This study examines the prevalence of overconfidence in the perceived risk of committing crime and whether such overconfidence is related to criminal behavior.
Two samples were used—a sample of high school students who committed minor offenses and a sample of serious juvenile offenders most with felony arrests. Overconfidence in risk was estimated as the difference between the perceived risk of arrest for one’s self and for a generalized other. The proportion of over- and underconfident persons were estimated in both samples, while pooled and random effects logit models were used to estimate the effect of risk on both self-reported offending and arrest within the sample of serious offenders. A large proportion of youth were found to be overconfident with respect to their perceived risk, with a higher prevalence in the conventional high school sample. Within the sample of serious juvenile offenders, being overconfident about one’s own risk was found to be related to both self-reported offending and arrest, net of a base rate measure of others’ risk. The authors outline a theory of the relationship between overconfidence and crime that links overconfidence with a self-attribution bias and biased updating of perceived risk with new information. Abstract published by arrangement with Sage Journals.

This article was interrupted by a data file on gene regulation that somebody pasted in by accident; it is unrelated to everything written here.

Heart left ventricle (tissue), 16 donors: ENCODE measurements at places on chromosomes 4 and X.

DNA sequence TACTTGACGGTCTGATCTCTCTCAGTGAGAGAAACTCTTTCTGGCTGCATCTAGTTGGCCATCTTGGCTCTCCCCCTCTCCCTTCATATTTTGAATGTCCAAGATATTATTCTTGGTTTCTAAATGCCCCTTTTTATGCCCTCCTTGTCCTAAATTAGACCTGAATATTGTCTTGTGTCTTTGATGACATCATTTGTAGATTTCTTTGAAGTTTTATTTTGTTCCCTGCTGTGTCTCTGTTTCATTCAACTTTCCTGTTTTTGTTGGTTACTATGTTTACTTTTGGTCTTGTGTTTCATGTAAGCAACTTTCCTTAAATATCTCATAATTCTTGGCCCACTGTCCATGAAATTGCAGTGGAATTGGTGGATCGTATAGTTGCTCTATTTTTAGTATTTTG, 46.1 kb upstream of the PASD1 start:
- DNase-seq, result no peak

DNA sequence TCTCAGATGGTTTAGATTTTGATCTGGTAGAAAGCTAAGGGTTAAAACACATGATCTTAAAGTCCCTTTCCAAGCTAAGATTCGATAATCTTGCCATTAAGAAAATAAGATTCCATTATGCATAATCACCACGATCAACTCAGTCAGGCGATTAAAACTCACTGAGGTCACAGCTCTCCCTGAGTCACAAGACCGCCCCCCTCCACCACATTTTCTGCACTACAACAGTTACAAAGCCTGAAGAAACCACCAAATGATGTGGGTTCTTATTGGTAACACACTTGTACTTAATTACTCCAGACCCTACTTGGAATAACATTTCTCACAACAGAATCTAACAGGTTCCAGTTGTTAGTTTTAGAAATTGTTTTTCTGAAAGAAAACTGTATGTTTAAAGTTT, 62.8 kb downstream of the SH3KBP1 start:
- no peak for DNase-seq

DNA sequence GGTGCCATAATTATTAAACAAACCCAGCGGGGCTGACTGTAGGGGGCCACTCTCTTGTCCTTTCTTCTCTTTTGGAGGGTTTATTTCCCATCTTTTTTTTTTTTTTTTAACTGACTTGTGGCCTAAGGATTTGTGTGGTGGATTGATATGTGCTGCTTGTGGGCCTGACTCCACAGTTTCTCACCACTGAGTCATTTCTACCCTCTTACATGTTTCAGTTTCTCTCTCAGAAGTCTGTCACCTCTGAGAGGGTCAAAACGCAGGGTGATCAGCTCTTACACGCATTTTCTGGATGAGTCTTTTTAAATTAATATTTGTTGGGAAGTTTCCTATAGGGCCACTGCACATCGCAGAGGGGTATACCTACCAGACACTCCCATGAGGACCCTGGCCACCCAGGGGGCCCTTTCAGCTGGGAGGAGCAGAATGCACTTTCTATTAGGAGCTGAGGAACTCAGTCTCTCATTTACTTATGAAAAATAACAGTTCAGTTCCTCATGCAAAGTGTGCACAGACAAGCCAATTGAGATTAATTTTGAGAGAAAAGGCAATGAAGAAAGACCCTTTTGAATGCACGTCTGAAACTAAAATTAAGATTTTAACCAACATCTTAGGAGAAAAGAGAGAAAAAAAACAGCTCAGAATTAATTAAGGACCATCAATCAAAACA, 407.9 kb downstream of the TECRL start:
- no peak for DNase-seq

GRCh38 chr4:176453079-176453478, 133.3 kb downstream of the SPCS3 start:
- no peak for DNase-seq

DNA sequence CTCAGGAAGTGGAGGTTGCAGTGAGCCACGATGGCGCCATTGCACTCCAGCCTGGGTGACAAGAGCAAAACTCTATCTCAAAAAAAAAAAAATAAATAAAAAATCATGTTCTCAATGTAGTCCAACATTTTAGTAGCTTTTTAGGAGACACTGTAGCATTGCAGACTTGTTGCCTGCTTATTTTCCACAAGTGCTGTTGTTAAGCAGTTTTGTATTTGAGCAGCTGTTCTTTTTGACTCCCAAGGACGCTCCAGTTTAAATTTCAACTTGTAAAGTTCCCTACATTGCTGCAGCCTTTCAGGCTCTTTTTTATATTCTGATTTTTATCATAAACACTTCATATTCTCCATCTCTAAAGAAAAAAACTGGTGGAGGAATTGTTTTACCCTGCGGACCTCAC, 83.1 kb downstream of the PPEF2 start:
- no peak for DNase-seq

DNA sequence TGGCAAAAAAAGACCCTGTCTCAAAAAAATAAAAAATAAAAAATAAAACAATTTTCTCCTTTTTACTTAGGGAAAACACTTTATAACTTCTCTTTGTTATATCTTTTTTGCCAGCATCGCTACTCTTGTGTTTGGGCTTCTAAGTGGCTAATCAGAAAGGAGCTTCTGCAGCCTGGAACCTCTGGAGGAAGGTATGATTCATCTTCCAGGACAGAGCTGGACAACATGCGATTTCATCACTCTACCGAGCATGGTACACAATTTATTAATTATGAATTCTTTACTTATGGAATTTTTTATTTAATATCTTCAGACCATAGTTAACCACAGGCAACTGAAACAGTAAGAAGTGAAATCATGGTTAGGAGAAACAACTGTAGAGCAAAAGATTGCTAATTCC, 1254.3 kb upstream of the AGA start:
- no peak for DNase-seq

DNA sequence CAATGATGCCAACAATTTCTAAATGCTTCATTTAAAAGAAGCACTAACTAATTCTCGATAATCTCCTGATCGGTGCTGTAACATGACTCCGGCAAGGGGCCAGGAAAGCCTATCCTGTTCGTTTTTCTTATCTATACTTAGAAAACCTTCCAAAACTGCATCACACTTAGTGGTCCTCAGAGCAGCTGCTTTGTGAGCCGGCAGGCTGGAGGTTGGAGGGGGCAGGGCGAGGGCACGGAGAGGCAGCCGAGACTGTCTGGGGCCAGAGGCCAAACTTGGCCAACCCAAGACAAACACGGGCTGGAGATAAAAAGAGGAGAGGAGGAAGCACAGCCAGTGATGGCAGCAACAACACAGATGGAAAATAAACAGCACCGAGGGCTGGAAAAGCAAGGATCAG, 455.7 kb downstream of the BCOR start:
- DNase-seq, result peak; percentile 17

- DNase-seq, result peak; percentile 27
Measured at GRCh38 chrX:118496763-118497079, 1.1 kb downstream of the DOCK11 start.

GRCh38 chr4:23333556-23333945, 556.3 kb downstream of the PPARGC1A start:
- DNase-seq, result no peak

Date Published: August 1, 2013
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